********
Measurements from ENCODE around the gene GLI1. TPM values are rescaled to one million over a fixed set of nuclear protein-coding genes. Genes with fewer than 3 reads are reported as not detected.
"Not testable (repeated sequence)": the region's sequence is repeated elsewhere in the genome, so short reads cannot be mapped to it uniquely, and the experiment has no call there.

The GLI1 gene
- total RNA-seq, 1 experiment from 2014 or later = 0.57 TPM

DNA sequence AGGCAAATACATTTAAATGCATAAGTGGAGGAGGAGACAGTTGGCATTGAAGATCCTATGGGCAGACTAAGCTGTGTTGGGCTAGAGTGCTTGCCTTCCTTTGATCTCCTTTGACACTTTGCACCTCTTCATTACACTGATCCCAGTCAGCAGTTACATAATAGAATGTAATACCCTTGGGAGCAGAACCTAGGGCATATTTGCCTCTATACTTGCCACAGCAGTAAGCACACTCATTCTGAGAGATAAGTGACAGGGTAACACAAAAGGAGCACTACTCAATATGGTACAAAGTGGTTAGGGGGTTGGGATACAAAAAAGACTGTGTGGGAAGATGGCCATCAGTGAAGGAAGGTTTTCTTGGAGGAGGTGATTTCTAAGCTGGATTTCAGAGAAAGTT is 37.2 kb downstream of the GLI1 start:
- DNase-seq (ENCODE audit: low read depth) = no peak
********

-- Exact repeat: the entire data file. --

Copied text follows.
Measurements from ENCODE around the gene GLI1. TPM values are rescaled to one million over a fixed set of nuclear protein-coding genes. Genes with fewer than 3 reads are reported as not detected.
"Not testable (repeated sequence)": the region's sequence is repeated elsewhere in the genome, so short reads cannot be mapped to it uniquely, and the experiment has no call there.

The GLI1 gene
- total RNA-seq, 1 experiment from 2014 or later = 0.57 TPM

DNA sequence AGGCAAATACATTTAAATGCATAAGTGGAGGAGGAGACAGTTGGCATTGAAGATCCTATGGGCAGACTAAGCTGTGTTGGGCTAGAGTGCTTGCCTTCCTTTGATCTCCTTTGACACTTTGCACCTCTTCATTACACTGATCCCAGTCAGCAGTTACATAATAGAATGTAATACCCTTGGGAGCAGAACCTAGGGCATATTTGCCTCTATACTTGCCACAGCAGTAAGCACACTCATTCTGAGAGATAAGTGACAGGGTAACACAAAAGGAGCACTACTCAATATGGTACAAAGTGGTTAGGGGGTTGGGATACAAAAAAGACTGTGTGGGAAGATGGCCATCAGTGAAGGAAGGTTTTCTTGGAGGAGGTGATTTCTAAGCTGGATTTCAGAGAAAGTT is 37.2 kb downstream of the GLI1 start:
- DNase-seq (ENCODE audit: low read depth) = no peak